South Africa’s automotive sector is one of the world’s most dynamic. Notwithstanding the current domestic demand, there are still several factors that influence its position as a globally competitive automotive investment destination. For now.
As things stand, South Africa offers the benefits of First World manufacturing and retail standards in the automotive space, definite emerging-market reach and a critical opportunity to scale at a secondary supplier level. What’s important here is that if we don't continually interrogate what gives us this position, then we stand the very real risk of becoming a sector that plays a diminished role in our economy and society.
This is not alarmist. Rather it is realisation that there is much to be done to close the gaps that exist in our current automotive environment to promote growth for the sector as a whole. If we are to manage our competitiveness within the context of our distance to major export markets, the volatility of the local currency and the investment required in infrastructure to support the adoption of electrification and digitalisation, we still have a lot to do.
We benefit from a strong relationship with the government. This is an advantage that must be capitalised on to support a more robust partnership that unlocks even greater value from a promising automotive sector. For example, to spark interest for investment into electrification, we need to publicly demonstrate the positive socio-economic impact of this innovation and how mobility is viewed today. This also means we must realign existing policy frameworks with what’s needed to drive progress in terms of growth and development for the sector.
Given this, there are a number of areas that the local automotive market must address to remain competitive over the next five to 10 years and beyond.
Mobility v motoring
The adaptation of the entire automotive sector as to how customers consume mobility is one of the most important considerations for the future of the industry.
The South African market is not divorced from this reality, but instead requires some level of structural shift so that we have a more defined business model supporting the sharing and hailing of vehicles, have properly considered the policy environment and infrastructure impact of electrification and, lastly, clear efforts to change and evolve current financing or ownership models.
The automotive sector remains one of South Africa’s most important economic contributors, delivering around 7.5percent of GDP and 12percent of South Africa’s manufacturing exports.
Along with this is the primary and secondary industry impact on suppliers and partners within the supply chain, the positive influence on job creation and the contribution to the fiscus through taxation.
If we are to continue this contribution into the future, we need to consider the investment needed in future technology and infrastructure.
High-level technology such as artificial intelligence (AI) in the automotive industry can be implemented only if we invest ahead of the curve and ensure a solid and sustainable business case.
To enable AI, we need to improve on our current infrastructure and invest in the construction of smart infrastructure. This would include the creation of consistent and clear road markings, a smart electric grid and the increased use of sensor networks.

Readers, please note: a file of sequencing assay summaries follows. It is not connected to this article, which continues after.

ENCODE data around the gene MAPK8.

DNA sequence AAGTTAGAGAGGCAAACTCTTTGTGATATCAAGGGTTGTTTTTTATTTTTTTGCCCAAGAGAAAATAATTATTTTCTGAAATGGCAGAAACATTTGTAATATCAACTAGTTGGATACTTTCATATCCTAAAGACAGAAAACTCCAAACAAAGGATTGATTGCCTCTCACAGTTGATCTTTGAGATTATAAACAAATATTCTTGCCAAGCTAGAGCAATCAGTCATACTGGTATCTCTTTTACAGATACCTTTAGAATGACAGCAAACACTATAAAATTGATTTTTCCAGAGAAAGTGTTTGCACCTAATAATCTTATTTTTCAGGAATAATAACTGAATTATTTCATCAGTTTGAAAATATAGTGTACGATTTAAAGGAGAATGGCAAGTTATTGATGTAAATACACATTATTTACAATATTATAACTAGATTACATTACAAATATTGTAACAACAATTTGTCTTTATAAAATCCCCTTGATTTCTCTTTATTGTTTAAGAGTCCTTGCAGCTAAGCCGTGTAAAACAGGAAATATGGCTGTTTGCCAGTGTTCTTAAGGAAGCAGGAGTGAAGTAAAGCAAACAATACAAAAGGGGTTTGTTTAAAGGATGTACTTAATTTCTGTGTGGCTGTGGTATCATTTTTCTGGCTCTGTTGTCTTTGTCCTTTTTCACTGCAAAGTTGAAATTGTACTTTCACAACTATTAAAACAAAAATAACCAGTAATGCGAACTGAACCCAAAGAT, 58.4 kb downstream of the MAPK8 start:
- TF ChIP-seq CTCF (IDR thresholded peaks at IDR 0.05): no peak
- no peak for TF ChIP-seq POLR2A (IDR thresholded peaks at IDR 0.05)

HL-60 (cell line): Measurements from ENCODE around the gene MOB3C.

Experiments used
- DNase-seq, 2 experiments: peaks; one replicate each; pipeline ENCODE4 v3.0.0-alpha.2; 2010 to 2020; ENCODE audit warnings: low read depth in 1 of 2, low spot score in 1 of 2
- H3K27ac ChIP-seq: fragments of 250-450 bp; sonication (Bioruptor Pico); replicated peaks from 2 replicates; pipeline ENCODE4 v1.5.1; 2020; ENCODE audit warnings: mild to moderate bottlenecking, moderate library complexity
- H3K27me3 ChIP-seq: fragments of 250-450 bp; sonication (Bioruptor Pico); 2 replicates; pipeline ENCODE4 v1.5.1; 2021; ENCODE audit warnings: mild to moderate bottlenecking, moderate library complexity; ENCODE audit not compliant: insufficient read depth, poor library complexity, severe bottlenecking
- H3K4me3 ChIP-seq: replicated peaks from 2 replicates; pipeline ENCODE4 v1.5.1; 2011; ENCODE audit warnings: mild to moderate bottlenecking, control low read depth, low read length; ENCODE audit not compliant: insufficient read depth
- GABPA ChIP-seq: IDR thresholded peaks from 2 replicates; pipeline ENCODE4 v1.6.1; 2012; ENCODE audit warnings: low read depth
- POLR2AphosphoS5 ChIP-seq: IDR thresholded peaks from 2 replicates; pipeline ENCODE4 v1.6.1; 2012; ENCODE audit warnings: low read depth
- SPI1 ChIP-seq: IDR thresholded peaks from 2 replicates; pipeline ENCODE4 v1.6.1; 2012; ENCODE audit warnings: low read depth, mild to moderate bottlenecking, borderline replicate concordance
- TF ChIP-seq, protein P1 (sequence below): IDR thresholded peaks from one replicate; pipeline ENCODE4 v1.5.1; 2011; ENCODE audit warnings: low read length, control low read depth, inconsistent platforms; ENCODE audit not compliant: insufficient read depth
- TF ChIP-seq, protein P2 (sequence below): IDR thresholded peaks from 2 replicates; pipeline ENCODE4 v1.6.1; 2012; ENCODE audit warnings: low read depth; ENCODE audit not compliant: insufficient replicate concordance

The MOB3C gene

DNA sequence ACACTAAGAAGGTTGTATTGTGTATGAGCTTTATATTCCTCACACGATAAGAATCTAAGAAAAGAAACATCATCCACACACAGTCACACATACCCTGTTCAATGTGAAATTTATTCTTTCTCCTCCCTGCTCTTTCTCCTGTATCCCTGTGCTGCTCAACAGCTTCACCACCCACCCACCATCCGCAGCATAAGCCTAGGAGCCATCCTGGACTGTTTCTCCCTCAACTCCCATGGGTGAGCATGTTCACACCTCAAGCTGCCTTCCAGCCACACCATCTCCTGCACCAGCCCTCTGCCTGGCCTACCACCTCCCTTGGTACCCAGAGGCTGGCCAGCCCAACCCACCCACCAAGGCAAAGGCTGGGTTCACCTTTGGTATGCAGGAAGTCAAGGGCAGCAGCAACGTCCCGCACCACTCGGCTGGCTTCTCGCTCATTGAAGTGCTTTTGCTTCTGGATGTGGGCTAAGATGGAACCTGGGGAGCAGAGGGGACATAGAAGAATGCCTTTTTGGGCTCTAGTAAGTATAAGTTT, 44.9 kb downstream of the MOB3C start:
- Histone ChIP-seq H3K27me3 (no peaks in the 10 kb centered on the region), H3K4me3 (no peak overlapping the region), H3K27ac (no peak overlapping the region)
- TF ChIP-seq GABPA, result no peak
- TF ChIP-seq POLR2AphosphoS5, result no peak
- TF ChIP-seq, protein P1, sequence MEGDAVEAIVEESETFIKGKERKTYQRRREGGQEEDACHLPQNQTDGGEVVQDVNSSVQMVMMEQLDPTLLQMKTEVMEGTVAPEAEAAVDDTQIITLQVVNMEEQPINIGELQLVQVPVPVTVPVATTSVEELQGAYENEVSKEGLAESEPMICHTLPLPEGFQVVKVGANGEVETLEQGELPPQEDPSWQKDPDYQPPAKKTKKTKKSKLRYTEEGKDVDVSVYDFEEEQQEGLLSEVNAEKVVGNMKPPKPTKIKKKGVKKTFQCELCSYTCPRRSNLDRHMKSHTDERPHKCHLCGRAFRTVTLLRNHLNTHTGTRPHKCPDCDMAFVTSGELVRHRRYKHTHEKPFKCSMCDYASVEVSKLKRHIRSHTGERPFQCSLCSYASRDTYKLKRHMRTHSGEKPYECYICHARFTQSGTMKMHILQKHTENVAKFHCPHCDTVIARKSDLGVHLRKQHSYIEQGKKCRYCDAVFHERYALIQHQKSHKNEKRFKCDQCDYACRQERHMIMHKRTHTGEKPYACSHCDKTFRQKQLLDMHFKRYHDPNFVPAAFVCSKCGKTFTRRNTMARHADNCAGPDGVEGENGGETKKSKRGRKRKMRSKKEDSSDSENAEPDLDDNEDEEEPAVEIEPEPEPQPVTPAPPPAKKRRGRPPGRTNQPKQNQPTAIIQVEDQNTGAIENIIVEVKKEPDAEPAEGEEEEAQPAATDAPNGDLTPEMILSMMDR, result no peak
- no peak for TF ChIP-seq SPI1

We also need to make use of existing infrastructure that can either speak to the digitalisation of the automotive industry or for other projects.
Either way, this will stimulate job creation for the secondary industries and new skills as we create business opportunities for local suppliers.
Policy certainty is critical at a macro-economic point of view - especially when we consider the impact of uncertainty on consumer buying behaviour. This must be addressed. Indeed, the secondary impact of uncertainty on currency volatility and an overall appetite to invest undermines competitiveness.
Industry-specific policies should also be addressed.
This includes the following:
- Efforts to review and address current fuel quality standards (and the associated impact on the vehicle product life cycle introductions).
- Tax differentiation on electric vehicles, and a review of the ad valorem framework and minimising the rising tax burden on these customers.
- Deliberate steps to drive progress around innovation.
Currently, the Department of Trade and Industry has programmes that facilitate technology adoption and innovation, such as the Automotive Industry Development Centre at the CSIR and the Automotive Investment Scheme. However, new technologies and innovation are also not prioritised in policy formulation and implementation process.
What’s key to this is that South African automotive industry competitiveness into the future is that it requires us to be significantly more deliberate in how we enable the environment in which we operate and with this, how we then are able to bring supporting products to market.
To keep South Africa’s automotive industry on a sustainable growth path, industrial policy has to be complemented with a technology environment that drives progress towards future growth.
To move forward, we must move away from thinking that electrification, AI or digitalisation are intrusive disruptive technologies. To change policy, engage stakeholders, suppliers and retail partners, we must prove that these technologies will drive progress in the country.
In the time of change, one thing is clear - the demand for vehicles on the African continent represents huge opportunities in terms of consumption of mobility.
Trevor Hill is head of Audi SA.
The views expressed here are not necessarily those of Independent Media.
- BUSINESS REPORT